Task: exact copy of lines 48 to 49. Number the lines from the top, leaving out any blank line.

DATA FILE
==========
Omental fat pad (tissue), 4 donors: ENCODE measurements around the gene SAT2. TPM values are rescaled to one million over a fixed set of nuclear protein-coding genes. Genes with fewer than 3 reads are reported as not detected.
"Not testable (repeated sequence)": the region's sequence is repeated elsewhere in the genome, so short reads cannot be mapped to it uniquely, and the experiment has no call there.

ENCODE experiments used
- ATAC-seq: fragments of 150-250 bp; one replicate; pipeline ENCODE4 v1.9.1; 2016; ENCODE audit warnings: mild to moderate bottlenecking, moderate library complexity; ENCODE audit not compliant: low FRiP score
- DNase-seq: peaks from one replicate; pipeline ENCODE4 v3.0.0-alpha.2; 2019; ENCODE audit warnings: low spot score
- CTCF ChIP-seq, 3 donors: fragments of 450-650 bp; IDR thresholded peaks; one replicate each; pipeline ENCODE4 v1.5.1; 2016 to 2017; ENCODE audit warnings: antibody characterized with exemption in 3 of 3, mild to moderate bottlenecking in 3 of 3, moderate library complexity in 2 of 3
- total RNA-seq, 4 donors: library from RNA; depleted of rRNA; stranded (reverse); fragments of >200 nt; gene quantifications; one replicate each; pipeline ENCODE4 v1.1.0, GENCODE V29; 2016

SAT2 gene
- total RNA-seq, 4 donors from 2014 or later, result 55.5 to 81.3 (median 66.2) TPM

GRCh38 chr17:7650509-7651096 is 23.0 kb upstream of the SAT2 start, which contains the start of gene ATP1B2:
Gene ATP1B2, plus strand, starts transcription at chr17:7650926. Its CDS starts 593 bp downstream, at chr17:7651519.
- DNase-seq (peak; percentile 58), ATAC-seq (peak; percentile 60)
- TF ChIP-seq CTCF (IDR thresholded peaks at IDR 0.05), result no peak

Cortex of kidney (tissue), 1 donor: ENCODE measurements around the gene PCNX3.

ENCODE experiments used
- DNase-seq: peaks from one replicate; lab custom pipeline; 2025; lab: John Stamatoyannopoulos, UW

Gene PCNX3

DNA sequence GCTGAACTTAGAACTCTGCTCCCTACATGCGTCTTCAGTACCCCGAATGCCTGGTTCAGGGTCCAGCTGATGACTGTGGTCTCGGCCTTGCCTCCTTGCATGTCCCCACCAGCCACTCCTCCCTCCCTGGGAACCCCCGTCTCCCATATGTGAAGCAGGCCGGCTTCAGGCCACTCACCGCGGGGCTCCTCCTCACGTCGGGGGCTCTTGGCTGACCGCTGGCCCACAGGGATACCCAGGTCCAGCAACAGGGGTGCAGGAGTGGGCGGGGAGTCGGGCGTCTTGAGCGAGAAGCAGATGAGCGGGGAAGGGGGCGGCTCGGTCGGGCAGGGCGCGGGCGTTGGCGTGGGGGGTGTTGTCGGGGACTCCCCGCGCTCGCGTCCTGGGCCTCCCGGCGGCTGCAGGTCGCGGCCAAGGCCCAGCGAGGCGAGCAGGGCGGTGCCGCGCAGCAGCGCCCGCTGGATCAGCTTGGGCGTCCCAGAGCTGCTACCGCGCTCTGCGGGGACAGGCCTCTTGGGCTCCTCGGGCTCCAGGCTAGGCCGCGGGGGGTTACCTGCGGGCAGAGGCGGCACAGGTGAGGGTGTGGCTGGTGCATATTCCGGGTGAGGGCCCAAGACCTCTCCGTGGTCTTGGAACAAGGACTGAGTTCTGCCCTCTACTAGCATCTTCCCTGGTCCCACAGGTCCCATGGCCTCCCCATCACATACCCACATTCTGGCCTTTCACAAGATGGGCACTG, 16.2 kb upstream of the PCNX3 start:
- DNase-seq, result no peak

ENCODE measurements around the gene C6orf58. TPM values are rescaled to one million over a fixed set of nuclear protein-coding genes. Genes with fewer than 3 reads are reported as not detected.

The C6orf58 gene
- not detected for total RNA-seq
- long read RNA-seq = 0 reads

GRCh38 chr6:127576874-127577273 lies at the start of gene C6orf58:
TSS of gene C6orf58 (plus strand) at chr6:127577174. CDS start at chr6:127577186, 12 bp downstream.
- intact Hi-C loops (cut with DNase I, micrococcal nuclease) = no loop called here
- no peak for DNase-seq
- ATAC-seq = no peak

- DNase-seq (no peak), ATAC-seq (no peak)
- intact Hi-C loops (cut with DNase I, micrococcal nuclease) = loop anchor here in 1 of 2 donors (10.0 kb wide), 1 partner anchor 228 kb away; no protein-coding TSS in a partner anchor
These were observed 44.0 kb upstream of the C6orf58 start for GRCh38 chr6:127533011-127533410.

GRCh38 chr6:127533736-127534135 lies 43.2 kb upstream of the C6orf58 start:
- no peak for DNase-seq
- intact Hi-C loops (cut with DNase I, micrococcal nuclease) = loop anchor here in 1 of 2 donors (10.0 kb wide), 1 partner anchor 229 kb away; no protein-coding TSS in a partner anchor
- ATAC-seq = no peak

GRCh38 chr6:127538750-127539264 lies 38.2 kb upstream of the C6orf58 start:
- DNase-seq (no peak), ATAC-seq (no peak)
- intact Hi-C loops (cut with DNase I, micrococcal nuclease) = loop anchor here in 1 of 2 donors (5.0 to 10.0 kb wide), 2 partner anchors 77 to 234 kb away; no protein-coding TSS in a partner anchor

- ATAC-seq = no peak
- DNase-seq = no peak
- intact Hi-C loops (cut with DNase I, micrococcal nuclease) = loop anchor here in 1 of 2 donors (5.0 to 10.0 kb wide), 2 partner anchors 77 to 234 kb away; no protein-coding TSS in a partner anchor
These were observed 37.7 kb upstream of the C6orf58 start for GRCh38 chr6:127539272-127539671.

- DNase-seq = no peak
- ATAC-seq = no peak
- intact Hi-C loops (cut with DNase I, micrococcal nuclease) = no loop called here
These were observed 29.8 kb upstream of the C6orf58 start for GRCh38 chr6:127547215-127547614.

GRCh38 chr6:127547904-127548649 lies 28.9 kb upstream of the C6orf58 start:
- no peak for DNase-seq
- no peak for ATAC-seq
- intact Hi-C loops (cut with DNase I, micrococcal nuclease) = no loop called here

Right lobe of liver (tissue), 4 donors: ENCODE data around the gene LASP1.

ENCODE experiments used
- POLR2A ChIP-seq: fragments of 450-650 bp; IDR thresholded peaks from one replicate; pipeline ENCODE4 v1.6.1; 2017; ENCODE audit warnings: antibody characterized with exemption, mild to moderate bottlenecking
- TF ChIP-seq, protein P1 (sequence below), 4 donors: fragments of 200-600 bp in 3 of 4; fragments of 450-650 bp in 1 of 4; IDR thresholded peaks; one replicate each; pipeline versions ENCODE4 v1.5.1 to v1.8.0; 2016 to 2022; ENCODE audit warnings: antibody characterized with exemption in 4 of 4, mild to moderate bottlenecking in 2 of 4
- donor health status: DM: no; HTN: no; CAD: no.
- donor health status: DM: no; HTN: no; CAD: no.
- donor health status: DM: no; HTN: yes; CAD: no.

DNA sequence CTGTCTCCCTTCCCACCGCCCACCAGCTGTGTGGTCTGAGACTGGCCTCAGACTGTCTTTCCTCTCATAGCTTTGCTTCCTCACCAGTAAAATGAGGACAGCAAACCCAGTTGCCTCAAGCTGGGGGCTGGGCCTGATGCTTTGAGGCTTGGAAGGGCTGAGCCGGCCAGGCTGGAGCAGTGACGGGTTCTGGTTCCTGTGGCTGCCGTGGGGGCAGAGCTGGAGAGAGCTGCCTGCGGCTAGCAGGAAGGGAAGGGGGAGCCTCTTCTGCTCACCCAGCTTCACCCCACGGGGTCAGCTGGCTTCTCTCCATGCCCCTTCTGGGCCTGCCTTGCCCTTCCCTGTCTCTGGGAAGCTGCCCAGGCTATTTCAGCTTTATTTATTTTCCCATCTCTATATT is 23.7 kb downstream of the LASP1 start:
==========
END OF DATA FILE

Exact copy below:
- no peak for DNase-seq
- no peak for ATAC-seq